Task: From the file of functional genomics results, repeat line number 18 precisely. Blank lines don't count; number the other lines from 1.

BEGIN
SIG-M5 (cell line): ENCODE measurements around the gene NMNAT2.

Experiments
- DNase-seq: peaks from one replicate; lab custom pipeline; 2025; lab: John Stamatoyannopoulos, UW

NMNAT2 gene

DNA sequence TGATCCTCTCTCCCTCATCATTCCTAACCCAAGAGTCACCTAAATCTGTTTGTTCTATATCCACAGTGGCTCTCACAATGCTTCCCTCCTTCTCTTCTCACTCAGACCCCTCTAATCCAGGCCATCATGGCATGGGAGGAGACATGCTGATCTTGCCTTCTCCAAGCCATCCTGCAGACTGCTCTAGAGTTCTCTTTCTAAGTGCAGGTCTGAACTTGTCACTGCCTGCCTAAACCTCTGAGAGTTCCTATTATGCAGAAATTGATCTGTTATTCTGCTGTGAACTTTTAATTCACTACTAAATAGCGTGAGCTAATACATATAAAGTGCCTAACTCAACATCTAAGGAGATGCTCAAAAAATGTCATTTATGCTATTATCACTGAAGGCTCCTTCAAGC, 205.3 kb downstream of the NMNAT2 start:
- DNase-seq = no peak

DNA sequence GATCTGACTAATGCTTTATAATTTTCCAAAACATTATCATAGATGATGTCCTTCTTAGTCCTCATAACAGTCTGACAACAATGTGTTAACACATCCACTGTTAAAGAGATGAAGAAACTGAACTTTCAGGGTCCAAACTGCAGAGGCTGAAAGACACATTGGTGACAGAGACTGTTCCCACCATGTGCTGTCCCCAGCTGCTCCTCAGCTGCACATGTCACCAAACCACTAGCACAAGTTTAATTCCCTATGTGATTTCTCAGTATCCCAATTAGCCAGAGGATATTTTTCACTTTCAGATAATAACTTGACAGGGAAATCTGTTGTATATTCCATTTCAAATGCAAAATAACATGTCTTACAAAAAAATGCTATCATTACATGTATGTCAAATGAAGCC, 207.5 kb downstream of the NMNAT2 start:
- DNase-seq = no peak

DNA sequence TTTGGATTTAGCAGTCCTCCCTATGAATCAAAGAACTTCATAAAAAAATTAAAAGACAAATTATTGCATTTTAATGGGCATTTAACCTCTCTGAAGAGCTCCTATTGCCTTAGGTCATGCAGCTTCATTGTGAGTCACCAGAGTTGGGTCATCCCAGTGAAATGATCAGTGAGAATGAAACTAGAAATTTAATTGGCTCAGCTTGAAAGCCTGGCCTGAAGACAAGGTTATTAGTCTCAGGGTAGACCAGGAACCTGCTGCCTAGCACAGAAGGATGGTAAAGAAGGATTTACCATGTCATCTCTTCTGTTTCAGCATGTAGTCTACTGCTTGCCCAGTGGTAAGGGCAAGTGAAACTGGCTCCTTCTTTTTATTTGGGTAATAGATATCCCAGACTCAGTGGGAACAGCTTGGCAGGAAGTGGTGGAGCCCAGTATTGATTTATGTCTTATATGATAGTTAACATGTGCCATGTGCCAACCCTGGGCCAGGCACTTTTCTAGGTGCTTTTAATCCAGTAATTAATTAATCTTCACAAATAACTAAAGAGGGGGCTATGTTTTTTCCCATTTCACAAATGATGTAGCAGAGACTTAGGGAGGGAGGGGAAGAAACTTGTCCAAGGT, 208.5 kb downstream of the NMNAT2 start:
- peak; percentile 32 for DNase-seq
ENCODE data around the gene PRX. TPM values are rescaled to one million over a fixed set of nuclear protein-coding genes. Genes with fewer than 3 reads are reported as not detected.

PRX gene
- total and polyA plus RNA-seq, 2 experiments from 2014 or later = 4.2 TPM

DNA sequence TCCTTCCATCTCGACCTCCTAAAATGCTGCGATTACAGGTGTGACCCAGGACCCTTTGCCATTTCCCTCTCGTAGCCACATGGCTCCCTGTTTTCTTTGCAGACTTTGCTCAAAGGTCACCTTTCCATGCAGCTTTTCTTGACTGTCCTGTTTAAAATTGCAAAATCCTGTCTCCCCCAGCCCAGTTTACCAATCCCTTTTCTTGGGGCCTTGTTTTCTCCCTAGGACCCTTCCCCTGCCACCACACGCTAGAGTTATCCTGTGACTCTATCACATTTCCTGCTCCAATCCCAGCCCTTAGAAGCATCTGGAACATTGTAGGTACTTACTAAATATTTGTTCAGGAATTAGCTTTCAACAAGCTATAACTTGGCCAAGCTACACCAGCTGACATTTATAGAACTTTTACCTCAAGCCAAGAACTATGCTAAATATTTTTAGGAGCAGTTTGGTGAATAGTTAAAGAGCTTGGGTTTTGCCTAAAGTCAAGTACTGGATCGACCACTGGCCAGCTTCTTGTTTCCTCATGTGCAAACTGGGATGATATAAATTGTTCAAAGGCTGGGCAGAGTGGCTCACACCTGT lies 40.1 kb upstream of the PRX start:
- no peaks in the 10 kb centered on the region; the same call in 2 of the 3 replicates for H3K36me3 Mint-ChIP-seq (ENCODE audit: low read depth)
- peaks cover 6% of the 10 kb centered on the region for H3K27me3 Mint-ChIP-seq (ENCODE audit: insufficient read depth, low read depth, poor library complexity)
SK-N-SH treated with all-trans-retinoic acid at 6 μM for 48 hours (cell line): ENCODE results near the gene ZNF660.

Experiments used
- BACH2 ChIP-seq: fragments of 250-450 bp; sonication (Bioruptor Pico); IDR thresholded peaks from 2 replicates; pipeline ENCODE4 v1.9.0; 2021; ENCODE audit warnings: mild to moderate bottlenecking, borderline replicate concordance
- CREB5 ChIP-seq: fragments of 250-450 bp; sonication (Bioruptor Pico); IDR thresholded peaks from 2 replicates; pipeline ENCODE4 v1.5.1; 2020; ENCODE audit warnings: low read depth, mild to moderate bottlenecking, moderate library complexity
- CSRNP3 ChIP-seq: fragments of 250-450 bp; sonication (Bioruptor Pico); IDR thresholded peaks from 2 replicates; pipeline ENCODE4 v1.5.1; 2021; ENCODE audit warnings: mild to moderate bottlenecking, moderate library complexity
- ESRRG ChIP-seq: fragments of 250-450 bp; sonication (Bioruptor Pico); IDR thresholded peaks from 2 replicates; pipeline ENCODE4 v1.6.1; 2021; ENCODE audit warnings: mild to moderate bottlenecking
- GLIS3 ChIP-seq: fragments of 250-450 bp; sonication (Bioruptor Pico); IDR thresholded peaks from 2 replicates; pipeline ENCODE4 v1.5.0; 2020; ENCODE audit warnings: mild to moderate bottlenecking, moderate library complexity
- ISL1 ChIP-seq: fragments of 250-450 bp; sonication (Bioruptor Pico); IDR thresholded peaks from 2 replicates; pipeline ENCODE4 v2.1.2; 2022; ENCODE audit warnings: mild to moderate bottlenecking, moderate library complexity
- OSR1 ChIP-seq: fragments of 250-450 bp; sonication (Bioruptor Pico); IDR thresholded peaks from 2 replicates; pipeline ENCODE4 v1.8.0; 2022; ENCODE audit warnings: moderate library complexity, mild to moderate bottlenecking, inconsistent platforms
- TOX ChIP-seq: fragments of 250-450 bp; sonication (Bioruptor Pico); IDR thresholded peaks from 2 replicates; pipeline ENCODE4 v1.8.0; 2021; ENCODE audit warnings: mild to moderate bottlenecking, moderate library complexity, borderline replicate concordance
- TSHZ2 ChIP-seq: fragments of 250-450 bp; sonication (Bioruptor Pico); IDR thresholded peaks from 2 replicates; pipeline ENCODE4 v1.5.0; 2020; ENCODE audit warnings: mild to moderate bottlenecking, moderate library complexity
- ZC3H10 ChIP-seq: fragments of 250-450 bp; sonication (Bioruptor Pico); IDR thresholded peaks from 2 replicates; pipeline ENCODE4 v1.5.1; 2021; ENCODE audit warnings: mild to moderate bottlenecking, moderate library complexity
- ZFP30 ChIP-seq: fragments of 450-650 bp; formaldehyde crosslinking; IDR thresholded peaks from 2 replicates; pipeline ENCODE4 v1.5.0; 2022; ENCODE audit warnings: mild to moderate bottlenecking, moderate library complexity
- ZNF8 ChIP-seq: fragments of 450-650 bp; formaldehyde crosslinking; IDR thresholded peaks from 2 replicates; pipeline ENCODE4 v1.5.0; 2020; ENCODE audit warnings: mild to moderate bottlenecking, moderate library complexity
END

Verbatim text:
Experiments used